‘Don’t Quit Your Daydream’: Second City show not always funny, but still fun

Humor is sporadic in mainstage revue that surrounds likable cast with theatrical razzle-dazzle

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Kiley Fitzgerald (from left), Evan Mills, Andy Bolduc, Jordan Stafford, Julia Morales and Claire McFadden star in “Don’t Quit Your Daydream” on Second City’s mainstage.

Timothy M. Schmidt

It’s clear at first sight that Second City is done with the spartan stages of old, bare but for a couple of bentwood chairs. Recent mainstage shows have been embellished with visually rich sets and video screens, and the new “Don’t Quit Your Daydream” further ups the theatrical ante with shelves full of framed photos, sculptures and other knickknacks, handpicked by the cast and bathed in colored lights.

The razzle-dazzle only intensifies as the show starts and the actors dash through rapid-fire vignettes of dance, magic and burlesque, hurried along by quick flashes and pounding beats. The tone is set for a revue of crisp, constant stagecraft, keeping the dopamine pumping with blazes of light, deep rumbles of bass, even torrents of bubbles.

All these technical trappings elevate the work of a highly talented cast, under the direction of Carisa Barreca, a writer and performer for several high-profile Second City projects. But where the show falters is in its wit. It’s only sporadically funny, and too often the glitter is in service of material lacking in charm or bite.

‘Don’t Quit Your Daydream’

Don’t Quit Your Daydream

When: Open run

Where: Second City, 1616 N. Wells

Tickets: $39 and up

Info: (312) 337-3992; secondcity.com

Run time: Two hours including 15-minute intermission

Whatever humor is to be found in a man falling in love with the imaginary friend of his childhood, for example, is not evident in “Daydream’s” frantic take, which features more air French kissing than anyone should have to see. (The first-act scene at least pays off with a fun second-act epilogue.) And when a mom hosts her son’s friends for their 10-year class reunion and proceeds to make out with them all, it’s more unsettling than amusing.

Plenty of would-be wisecracks just induce groans: “We do have a precedent! That’s Joe Biden!” Not to mention the obvious moment when most of the room knows the punchline is about to be Ye’s “Gold Digger.”

Racial issues are very much on the table, touched on in superficial but still entertaining ways. A school speaker (Claire McFadden) finds her presentation on empathy derailed when one white student (Andy Bolduc) seems never to have suffered any indignities. Bolduc also draws scrutiny as a man lobbying the Black Heaven angel (Julia Morales) to let him go there instead of the boring white version, with its complicated board games and its Mumford & Sons.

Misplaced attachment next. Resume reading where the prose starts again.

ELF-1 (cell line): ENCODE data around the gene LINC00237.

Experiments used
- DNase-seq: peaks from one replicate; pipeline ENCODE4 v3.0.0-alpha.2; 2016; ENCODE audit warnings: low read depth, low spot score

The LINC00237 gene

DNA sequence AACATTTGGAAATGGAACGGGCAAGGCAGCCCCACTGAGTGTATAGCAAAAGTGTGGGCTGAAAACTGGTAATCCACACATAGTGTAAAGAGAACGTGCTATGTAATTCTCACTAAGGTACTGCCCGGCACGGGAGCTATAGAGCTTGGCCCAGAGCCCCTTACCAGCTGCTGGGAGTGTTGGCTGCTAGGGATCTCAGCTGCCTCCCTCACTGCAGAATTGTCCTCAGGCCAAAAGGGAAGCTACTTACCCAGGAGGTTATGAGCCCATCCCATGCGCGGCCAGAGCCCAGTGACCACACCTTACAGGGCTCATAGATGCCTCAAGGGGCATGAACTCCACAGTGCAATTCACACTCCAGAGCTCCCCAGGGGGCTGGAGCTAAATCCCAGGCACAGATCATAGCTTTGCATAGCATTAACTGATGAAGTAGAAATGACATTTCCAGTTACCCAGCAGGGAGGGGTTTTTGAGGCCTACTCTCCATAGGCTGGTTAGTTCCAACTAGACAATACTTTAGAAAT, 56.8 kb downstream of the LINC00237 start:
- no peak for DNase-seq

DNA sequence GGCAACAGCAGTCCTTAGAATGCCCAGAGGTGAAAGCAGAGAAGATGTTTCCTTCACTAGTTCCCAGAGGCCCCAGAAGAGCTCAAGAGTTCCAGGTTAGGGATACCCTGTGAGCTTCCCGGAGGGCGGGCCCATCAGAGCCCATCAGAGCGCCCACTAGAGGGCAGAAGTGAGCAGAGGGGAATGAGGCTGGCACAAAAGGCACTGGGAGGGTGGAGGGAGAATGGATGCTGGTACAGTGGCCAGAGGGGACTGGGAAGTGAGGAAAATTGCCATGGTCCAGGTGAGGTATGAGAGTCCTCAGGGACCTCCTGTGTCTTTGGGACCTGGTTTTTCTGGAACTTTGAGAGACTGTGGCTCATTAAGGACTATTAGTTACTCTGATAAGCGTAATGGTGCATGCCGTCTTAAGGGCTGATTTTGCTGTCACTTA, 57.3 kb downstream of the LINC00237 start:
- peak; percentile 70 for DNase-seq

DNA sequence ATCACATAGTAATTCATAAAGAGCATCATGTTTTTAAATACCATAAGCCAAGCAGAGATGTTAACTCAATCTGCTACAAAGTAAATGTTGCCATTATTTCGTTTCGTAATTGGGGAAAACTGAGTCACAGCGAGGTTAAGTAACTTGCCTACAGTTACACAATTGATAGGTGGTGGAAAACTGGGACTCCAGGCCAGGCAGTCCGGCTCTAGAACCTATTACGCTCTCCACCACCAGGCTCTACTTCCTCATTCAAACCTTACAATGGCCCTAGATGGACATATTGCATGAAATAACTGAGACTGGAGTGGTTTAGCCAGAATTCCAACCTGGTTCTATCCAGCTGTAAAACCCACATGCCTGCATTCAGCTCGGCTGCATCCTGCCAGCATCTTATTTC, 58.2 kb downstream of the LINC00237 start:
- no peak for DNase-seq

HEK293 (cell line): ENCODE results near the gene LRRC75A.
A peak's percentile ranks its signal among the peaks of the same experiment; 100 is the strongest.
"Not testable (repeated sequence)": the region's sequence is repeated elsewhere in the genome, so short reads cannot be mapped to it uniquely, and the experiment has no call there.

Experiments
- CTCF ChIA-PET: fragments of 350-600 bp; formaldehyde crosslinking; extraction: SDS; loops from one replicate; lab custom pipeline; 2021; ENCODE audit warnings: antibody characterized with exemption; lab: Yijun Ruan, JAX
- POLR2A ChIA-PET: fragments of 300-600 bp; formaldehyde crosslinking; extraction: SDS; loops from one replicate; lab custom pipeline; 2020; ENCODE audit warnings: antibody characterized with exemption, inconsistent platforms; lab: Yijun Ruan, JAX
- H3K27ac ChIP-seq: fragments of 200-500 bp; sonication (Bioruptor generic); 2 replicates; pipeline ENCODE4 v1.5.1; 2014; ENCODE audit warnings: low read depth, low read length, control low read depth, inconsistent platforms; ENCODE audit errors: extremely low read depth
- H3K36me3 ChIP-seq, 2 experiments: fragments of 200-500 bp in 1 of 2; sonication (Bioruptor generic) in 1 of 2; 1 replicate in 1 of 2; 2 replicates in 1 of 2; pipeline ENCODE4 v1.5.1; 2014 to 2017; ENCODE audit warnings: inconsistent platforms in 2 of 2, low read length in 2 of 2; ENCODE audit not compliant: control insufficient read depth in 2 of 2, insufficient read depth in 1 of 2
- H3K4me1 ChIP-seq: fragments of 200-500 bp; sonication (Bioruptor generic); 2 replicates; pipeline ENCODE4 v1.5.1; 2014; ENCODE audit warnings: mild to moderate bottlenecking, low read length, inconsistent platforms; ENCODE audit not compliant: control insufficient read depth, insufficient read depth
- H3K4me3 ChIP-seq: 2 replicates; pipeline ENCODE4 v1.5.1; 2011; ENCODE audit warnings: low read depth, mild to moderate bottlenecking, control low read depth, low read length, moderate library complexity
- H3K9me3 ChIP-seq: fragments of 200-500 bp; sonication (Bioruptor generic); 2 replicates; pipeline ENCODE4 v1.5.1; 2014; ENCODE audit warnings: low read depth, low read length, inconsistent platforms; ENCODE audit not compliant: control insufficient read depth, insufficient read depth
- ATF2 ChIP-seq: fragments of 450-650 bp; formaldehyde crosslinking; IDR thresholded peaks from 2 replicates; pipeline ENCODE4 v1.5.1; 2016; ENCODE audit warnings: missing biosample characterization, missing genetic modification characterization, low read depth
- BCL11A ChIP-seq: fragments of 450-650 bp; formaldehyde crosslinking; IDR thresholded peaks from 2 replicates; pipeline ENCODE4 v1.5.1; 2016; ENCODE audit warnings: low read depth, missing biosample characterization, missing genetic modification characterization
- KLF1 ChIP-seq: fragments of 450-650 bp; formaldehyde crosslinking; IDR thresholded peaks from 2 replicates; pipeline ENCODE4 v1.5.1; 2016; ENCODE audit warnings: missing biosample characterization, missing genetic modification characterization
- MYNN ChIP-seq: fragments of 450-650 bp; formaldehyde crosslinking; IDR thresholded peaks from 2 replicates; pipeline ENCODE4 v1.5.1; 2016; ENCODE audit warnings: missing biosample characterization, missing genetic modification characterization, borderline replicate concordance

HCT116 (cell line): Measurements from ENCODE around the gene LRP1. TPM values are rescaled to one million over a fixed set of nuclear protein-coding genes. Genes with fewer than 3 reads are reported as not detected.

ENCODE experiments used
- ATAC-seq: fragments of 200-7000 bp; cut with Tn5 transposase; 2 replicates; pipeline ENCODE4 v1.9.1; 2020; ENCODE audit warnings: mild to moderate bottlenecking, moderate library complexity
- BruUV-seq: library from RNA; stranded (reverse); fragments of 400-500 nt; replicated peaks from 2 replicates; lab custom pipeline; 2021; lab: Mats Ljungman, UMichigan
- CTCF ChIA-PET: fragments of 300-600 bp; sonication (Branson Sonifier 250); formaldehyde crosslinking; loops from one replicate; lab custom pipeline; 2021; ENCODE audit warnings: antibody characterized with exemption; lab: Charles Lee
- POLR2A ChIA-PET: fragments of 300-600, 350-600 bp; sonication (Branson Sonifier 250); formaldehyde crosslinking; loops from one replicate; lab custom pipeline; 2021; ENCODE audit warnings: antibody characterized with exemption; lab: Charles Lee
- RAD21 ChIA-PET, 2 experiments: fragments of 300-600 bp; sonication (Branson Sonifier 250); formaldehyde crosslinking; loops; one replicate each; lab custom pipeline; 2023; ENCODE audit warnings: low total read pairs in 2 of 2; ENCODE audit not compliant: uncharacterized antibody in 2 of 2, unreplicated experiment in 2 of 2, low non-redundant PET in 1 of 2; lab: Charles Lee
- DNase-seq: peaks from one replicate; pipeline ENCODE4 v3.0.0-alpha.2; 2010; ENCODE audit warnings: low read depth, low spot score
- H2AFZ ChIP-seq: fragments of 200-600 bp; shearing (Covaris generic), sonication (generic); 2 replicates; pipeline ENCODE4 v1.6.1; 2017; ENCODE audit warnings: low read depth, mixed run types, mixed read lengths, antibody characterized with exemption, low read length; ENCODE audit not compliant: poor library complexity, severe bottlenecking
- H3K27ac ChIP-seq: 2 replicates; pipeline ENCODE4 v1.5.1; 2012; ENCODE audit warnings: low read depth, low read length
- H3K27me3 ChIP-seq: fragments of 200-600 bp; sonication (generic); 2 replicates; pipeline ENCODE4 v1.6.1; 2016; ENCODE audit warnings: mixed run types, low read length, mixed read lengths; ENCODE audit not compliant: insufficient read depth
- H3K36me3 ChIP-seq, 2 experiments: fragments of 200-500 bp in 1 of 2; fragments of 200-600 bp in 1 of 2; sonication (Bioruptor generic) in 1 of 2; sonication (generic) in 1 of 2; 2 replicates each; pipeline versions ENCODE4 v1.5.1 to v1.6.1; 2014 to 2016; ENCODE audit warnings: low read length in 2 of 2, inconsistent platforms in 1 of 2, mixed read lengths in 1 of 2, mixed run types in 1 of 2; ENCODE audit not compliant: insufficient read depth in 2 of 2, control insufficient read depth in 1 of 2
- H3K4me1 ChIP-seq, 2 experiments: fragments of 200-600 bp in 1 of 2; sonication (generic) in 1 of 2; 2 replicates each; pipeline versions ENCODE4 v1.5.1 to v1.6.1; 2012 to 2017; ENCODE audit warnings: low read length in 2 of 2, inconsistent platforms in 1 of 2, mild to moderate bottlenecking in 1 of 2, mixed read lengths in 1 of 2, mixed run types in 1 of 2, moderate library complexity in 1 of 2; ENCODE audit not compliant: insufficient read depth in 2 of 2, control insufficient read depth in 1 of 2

This cast’s old pro is the irresistibly watchable Evan Mills, now in his third mainstage revue, and he’s again using his limber frame, expressive eyeballs and floppy hair to full advantage. One improvised character, a background actor who re-creates his scenes in movies suggested by the audience, doesn’t go anywhere but gets by on sheer charisma. Better is a wistful song Mills sings as himself, listing random mysteries he has yet to figure out.

Bolduc has the night’s showiest solo piece, roaming the crowd as a macabre business consultant immaculately equipped with walking stick, cape and ruffles. (No ratty backstage thrift-store finds for this crew.) In a menacing growl, he advises clients on cultivating spies and executing rivals.

Versatile enough to play a ghost whisperer, a post-menopausal Barbie and a pug, Kiley Fitzgerald also wears a nun’s wimple to sing bluntly about teens’ birth control failures. McFadden is front and center in the night’s silliest scene, as a gleeful wooden doll brought to life by some freaked-out frat boys.

The only newcomer to the stage is the capable touring company alum Jordan Stafford, who plays it deadpan in the first act before cutting loose after intermission, contorting himself every which way as a man who seems demonically possessed after quitting therapy. In a Second City rarity, he has a solo scene playing two roles, a son and a wry, dying father, poignant with just a few low-key laughs.

Stafford later teams with Mills for a graceful dance number as teens flush with new love. Mills’ character, we learned earlier, was posing as straight for his suspicious girlfriend (McFadden) in a scene so electric with adolescent emotion that it briefly morphs into soap opera, and then noir.

The rewards of “Don’t Quit Your Daydream” come in seeing uniformly likable actors performing with precision and packaged with sparkle. If not always a success comedically, it’s a fulfilling experience theatrically.

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